The Columbine portion of this story reminded me of Jodi Picoult's : Nineteen Minutes, however, Lamb, chose to use the actual names of the shooters and the victims in this story. This novel, is not just a story about Columbine, although the aftermaths of the shooting follow Maureen and Caelum throughout the story. This novel is about so much more. In fact, within this book are stories which span five generations. Caelum uncovers secrets of his past, and that of his ancestors after finding old diaries, letters, and newspaper clippings in an upstairs bedroom of his family's house. Piece by piece, he reconstructs the lives of those who came before him, and along the way as secrets emerge, he is better able to understand his own troubled past.

It is evident that this book was painstakinly researched, and brilliantly written. I really liked this book, but I felt that the book dragged in parts. It is almost like there was way too much going on in this book, and in my opinion, the book might have benefited from a little more editing.

I did come across this fabulous interview with Wally Lamb about the book, but BEWARE it does contain spoilers, but for those of you who have read the book, it explains so much.

RATING - 4/5 - COMPLETED - 11/20/08

Tuesday, November 18, 2008

185 - If You Give a Cat a Cupcake; Laura Numeroff

Well I am having a little trouble focusing on Wally Lamb's new book: The Hour I First Believed, right now --I've read 580 pages in 6 days, but still have another 200 pages to go. It's not because the book isn't any good, it's just a tough subject, and since I've been dealing with some depressing issues myself, I need to take a little break some days.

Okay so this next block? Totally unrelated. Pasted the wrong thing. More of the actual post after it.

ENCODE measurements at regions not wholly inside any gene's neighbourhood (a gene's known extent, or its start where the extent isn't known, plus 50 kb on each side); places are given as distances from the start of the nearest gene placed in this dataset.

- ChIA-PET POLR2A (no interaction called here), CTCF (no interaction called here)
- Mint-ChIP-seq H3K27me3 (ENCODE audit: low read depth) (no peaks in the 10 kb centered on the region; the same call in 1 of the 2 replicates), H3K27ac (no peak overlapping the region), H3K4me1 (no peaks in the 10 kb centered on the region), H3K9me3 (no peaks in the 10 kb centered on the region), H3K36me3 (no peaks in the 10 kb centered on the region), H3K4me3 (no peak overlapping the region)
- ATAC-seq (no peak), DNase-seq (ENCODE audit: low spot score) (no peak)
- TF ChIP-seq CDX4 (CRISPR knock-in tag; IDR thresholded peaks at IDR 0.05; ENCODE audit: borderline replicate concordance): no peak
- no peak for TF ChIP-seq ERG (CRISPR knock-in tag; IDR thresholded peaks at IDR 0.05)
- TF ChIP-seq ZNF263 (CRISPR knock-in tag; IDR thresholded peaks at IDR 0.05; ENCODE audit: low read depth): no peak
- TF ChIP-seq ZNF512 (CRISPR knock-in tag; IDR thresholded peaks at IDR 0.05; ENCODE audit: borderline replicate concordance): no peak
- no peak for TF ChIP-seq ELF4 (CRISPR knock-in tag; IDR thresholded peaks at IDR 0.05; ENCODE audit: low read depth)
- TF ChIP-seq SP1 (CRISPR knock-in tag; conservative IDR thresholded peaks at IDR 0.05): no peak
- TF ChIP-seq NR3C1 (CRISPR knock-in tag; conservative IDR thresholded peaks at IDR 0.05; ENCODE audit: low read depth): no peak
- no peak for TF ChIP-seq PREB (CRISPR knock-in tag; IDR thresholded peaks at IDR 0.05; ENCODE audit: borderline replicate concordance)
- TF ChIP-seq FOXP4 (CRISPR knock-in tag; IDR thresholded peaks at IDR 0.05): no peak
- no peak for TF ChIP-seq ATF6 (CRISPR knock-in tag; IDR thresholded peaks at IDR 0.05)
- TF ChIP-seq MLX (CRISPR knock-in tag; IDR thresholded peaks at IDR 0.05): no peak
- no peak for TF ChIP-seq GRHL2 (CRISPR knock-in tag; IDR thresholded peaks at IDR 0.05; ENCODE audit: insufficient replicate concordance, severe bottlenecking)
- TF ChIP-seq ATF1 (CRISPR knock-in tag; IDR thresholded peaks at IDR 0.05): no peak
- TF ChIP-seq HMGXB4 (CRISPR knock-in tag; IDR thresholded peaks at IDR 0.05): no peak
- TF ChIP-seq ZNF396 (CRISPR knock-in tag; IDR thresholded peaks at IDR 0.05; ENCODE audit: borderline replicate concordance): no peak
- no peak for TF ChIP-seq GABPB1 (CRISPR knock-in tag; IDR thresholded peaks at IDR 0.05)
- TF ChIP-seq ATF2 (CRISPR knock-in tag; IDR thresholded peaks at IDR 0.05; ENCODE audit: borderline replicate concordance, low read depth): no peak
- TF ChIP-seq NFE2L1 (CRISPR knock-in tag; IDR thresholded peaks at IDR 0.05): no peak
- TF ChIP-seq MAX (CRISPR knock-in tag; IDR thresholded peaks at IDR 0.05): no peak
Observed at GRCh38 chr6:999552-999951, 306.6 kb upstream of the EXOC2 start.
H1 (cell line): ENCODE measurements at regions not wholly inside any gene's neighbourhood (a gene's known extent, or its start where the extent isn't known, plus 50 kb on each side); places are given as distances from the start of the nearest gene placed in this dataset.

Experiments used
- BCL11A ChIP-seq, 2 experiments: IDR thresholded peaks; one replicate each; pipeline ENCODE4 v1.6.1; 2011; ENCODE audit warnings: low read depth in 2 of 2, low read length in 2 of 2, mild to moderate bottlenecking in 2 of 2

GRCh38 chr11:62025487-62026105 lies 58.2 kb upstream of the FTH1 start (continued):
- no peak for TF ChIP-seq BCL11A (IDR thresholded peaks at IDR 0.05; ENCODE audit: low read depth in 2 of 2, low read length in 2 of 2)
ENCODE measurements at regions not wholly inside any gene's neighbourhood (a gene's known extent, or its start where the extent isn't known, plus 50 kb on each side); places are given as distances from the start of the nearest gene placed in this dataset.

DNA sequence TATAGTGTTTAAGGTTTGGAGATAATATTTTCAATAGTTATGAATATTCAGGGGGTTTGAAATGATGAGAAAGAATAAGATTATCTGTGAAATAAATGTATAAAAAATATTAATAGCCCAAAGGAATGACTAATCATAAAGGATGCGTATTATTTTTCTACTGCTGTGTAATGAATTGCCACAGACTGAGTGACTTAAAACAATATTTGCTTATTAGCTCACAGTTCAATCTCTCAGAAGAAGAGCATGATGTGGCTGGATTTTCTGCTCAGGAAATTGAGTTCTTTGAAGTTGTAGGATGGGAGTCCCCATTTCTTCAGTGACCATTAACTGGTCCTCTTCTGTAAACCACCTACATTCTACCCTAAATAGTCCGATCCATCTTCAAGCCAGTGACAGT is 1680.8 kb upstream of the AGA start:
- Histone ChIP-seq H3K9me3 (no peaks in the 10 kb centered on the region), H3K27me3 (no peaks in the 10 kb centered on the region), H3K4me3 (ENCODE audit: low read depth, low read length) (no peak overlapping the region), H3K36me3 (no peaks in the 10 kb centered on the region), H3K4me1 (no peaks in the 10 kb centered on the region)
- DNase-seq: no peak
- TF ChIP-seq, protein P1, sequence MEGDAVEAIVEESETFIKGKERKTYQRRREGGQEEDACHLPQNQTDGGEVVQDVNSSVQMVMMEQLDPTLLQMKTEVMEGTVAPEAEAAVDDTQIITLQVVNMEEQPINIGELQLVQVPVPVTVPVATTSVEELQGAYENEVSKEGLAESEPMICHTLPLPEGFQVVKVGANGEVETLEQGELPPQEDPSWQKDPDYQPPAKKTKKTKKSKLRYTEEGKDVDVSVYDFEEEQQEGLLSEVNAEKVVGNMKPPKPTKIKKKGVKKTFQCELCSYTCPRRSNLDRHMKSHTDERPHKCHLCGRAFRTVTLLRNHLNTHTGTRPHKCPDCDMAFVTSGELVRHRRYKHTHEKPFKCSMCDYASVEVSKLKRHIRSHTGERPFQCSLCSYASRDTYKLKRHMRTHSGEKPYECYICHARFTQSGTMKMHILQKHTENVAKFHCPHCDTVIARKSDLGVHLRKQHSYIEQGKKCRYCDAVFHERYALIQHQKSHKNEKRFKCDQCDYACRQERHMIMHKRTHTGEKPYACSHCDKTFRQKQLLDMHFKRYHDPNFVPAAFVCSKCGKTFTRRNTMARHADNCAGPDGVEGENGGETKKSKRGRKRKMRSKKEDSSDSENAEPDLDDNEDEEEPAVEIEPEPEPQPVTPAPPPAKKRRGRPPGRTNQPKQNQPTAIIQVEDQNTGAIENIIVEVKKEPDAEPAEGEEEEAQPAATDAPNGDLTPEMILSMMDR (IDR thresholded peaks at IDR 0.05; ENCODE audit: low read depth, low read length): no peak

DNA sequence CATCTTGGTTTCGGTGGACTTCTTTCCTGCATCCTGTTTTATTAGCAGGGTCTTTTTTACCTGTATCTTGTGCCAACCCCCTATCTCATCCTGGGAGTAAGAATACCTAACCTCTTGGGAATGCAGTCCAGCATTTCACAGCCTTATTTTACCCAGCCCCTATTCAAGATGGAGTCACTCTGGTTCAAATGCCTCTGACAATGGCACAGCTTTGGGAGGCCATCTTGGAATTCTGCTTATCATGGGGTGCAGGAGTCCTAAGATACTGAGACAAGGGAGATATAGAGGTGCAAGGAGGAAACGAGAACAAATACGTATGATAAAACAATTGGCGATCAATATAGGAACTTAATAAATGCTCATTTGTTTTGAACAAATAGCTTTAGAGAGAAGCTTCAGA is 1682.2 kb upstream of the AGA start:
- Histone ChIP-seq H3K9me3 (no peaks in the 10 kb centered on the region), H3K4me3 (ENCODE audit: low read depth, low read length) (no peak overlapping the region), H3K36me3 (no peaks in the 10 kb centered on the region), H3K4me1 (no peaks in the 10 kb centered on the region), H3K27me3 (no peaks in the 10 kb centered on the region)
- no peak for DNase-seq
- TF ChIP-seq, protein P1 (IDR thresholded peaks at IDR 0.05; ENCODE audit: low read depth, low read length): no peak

So I decided to treat myself to this adorable children's book.

If you give a cat a cupcake, he’ll ask for some sprinkles to go with it. When you give him the sprinkles, he might spill some on the floor. Cleaning up will make him hot, so you’ll give him a bathing suit . . . and that’s just the beginning!

This parable teaches kids that if you give a cat a cupcake then soon after the cat expects much more. The cat just asks for sprinkles at first, but next thing you know, the cat's dragging the child to the beach, the amusement park, and the museum, forcing the child to carry all its stuff, and then making the child clean up the mess behind.

The lovable cat who first appeared in If You Give a Pig a Party now has his very own book! Written in the tradition of the bestselling If You Give a Mouse a Cookie, Laura Numeroff and Felicia Bond’s newest story will show everyone that Cat is where it’s at!

A must read for young and old. Fun illustrations and a cute story as well.

RATING - 5/5 - COMPLETED - 11/17/08

Saturday, November 15, 2008

184 - Bats at the Library; Brian Lies